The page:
Chinese real estate developer Sino-Ocean Land Holdings has exercised the entire upsize option on the perpetual subordinated convertible securities that it priced on Tuesday morning, increasing the deal size to $900 million. That makes it the largest equity-linked deal in Asia since CapitaLand sold S$1.3 billion ($920 million) of convertible bonds in February 2008.
At the same time, market participants continued to ponder who bought the bonds, which thanks to their perpetual and subordinated nature, lack of a step-up coupon and very low bond floor, were not viewed as particularly attractive to usual CB buyers such as hedge funds.
Sources said the majority of the deal had been placed with long-only type accounts, including some of the company's existing shareholders, before launch, leaving only a small portion of the deal available for the wider institutional investor community. Research analysts at one bank even said they had decided not to cover the issue since they had heard that at least $750 million went to "strategic" investors, implying there won't be much liquidity in the name. The liquidity issue was basically confirmed by the fact that only 20 or so investors participated in the $650 million base deal.
In the first two trading days after pricing there has also been virtually no trading in the securities, although some market participants said there were some bids at 100-101. The securities will be listed on the Singapore Exchange.
As suggested by the small number of investors -- implying an average order size of more than $30 million -- the interest among those who were offered to buy the bonds was strong. One source said the fact that the upsize option was only exercised after two days of trading, as opposed to immediately at pricing, was primarily due to technical issues, including a need for some investors to get their internal approvals in place.
Hong Kong-listed Sino-Ocean launched the deal after the market closed on Monday and priced it early Tuesday (Hong Kong time). The initial deal size was $650 million with a $250 million upsize option and it came with fixed terms, including an 8% coupon -- or dividend distribution, as it is referred to on these types of securities -- and a 15.3% conversion premium that gives a conversion price of HK$6.85. Investors can convert the securities into equity, starting from 12 months after the July 27 closing date.
Being a perpetual, there is no investor put, but an issuer call after five years at 110% of face value. The issuer can also force conversion at any time after the first 12 months if the share price is averaging at least 82.5% above the conversion price for a 30-day period. That implies a share price of at least HK$12.50 -- a level that the stock hasn't traded at since the fourth quarter 2007 when it briefly went above HK$14.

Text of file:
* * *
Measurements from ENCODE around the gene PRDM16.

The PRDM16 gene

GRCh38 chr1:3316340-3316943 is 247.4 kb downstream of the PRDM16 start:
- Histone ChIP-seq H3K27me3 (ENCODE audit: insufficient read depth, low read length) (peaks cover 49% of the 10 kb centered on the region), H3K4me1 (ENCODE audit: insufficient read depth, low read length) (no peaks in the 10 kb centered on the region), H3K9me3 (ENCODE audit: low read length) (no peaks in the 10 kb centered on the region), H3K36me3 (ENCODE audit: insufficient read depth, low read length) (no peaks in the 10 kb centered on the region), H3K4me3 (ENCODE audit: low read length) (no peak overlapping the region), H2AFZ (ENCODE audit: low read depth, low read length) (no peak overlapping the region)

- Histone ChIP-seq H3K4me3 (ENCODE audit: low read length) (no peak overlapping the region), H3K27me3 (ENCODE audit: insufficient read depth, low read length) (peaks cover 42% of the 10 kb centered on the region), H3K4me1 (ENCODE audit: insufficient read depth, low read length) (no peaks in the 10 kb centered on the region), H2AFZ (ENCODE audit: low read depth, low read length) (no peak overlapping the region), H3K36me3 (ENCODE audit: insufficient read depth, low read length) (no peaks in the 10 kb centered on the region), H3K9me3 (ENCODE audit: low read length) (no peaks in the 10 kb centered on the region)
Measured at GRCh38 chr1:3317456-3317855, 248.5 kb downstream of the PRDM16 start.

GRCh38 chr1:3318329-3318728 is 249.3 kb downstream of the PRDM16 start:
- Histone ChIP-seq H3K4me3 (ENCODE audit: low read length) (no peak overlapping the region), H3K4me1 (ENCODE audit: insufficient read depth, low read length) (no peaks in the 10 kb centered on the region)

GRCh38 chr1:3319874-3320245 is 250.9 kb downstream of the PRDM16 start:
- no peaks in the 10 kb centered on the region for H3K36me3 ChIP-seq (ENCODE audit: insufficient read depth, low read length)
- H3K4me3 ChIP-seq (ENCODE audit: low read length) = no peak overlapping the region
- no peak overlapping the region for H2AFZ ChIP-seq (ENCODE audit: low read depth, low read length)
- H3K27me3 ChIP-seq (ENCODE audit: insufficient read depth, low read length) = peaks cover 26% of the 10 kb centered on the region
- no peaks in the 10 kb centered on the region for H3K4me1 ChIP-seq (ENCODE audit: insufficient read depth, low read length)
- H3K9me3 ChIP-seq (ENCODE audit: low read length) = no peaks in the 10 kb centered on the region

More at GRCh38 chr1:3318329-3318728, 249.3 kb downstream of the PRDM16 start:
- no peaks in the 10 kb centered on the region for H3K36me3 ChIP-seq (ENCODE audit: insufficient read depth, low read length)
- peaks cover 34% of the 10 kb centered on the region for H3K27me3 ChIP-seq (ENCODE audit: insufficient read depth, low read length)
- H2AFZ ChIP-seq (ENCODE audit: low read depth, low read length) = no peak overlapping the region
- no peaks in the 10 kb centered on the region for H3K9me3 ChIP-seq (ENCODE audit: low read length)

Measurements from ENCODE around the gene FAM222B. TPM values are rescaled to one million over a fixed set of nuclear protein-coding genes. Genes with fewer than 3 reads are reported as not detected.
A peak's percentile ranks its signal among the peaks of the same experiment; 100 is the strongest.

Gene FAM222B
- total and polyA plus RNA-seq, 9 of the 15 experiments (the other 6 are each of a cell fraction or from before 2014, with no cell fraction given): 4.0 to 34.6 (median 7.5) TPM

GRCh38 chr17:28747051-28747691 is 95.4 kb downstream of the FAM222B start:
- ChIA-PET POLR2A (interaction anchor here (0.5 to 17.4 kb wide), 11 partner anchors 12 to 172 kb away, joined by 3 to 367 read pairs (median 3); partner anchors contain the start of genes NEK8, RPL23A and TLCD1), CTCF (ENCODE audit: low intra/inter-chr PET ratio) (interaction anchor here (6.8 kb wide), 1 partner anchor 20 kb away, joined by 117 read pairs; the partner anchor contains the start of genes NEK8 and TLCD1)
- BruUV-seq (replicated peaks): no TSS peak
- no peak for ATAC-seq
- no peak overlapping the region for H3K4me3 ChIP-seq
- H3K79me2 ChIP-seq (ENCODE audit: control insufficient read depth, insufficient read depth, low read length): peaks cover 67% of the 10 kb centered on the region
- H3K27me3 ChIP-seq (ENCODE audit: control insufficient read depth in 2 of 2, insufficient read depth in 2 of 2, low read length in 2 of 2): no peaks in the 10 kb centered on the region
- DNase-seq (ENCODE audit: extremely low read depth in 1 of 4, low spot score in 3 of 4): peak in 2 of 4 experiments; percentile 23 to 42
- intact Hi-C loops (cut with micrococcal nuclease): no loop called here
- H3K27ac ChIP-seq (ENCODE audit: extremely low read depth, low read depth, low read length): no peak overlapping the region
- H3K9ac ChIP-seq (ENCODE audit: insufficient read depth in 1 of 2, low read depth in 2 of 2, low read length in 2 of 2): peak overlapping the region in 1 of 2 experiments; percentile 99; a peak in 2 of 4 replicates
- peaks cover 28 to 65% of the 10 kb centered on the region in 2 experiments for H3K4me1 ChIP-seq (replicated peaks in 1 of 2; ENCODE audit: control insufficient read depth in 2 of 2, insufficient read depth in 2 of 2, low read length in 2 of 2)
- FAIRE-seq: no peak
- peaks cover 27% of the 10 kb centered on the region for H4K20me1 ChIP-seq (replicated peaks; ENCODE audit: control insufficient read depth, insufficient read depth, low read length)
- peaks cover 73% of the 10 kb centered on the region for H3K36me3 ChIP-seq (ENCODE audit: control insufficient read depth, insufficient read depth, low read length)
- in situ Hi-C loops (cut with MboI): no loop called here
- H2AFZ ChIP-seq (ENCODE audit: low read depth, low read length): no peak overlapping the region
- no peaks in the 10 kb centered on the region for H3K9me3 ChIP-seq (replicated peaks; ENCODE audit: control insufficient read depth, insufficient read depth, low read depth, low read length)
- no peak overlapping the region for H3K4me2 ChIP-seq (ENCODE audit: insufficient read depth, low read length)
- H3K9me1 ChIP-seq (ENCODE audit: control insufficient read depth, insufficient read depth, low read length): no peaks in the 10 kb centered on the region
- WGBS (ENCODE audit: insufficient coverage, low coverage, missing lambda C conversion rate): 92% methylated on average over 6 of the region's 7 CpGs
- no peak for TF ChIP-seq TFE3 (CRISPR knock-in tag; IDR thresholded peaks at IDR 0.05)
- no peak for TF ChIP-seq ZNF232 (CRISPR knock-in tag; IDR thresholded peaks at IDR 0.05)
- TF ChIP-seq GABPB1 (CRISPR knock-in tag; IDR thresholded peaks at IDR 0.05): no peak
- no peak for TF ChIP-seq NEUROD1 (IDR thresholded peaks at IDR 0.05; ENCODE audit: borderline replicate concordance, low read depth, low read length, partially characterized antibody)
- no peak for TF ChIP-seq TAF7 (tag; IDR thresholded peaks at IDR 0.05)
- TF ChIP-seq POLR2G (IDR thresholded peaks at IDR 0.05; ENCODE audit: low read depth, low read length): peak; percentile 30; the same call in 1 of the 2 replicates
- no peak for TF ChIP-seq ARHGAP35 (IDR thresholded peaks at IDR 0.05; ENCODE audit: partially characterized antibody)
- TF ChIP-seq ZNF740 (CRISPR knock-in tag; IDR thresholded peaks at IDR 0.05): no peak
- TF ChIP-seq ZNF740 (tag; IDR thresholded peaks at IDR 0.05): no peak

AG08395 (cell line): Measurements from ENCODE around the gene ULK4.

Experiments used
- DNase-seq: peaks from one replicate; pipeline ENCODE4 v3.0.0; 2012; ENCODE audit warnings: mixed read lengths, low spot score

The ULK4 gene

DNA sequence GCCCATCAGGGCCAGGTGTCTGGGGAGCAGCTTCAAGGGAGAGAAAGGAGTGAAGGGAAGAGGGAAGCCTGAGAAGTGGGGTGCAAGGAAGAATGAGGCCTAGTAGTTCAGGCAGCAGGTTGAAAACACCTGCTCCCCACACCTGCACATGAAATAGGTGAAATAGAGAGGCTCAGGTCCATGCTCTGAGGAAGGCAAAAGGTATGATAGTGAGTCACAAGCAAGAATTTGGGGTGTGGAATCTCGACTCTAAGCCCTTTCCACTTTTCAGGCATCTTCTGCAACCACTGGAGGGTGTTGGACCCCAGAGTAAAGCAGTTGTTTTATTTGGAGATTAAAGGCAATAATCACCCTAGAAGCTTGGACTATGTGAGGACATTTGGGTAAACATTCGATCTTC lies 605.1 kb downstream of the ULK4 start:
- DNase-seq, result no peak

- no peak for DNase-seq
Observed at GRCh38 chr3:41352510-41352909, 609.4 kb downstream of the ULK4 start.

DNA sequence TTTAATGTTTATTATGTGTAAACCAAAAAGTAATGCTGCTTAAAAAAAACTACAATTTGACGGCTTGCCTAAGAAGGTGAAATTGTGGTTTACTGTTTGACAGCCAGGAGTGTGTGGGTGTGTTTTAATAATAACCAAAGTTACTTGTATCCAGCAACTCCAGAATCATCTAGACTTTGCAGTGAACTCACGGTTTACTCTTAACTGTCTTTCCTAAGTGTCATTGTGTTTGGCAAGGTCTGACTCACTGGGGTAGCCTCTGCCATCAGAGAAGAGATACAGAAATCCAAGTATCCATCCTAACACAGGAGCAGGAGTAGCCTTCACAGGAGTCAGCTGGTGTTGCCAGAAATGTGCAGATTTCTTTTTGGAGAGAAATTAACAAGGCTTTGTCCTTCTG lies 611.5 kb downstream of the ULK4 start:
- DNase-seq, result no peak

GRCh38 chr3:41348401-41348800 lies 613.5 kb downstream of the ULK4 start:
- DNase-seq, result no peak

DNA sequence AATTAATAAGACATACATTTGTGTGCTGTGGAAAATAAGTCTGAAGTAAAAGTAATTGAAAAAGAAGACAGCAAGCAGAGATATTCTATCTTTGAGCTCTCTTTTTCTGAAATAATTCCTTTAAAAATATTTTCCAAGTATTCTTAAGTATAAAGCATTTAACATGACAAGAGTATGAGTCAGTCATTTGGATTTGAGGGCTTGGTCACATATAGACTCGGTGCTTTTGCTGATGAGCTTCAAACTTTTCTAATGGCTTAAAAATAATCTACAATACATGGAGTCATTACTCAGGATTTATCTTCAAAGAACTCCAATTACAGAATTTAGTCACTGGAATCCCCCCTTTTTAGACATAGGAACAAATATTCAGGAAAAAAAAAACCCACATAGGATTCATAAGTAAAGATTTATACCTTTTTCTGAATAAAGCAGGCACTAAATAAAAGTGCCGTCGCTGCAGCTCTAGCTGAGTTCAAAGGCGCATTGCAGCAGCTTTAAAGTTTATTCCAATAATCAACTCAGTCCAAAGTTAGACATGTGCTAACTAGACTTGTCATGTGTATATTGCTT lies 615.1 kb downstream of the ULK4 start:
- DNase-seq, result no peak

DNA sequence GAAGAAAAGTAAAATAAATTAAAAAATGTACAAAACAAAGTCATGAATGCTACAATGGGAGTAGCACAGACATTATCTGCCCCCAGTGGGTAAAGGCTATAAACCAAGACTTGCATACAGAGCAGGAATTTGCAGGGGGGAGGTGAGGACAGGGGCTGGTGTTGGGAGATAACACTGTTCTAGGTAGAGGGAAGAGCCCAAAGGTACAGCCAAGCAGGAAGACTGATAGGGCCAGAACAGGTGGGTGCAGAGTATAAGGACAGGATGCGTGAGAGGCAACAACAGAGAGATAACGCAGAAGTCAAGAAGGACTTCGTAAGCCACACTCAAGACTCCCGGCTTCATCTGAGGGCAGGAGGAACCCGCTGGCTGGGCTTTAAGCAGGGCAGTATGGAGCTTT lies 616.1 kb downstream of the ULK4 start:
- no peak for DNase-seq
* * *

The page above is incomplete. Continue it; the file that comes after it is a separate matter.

Sino-Ocean listed in Hong Kong on September 29, 2007 after pricing its $1.5 billion initial public offering at HK$7.70 per share. Over the past 12 months the stock has reached a high of HK$8.77 (in late July 2009) and on Monday, before the launch of this deal, it closed at HK$5.94.
Observers say that the fact that the securities are callable at 110% and don't have a step-up coupon if they are not called -- as is otherwise common on perpetual issues -- means there is no real incentive for Sino-Ocean to call them. Especially since the main purpose of using this type of instrument is that the securities are treated as equity on the balance sheet from day one. From an accounting perspective, convertible bonds are treated as debt until conversion when they become equity.
The addition of this much equity also gives the company, which prior to this transaction had a fairly high net gearing ratio of about 63%, a lot of opportunity to issue more debt to finance its new and existing projects. In a statement issued to the Hong Kong stock exchange, Sino-Ocean said its directors are of the view that this deal "will facilitate the addition of the group's landbank and hence the overall development and expansion of the group".
The proceeds from the perpetual securities will be used for the same purposes, including construction and land costs, as well as for general corporate purposes.
While beneficial to the company, the deal could, however, result in a significant dilution for the existing shareholders, which may explain their interest in participating in the deal. However, neither of the company's two largest shareholders -- China Life Insurance and Cosco International -- bought any securities, according to sources. If converted in full, China Life's shareholding will drop to 20.4% from 24.1%, while Cosco's stake will fall to 14.3% from 16.8%.
The deal accounts for 18.11% of Sino-Ocean's existing share capital. Meanwhile, the value of the securities over a five-year period (chosen because the bonds become callable without any hurdles thereafter) can be calculated at about 30%, using the 8% annual dividend on the new securities minus the 2% annual dividend that is already paid on the existing shares times five. And since the securities can be converted into equity at a 15.3% premium over today's share price, investors essentially get the shares at a 15% discount to their five-year value, one source said, noting that this makes them look cheap compared with the existing equity.
Whether or not equity investors were actually looking at this, or simply reacting to the dilution, Sino-Ocean's share price fell 1.5% on Tuesday and another 3.4% yesterday to HK$5.65. And, given the announcement after the close yesterday that the deal has been upsized in full, it is reasonable to expect that it will take another hit today.
The deal was arranged by BOC International, J.P. Morgan and Macquarie Capital Securities.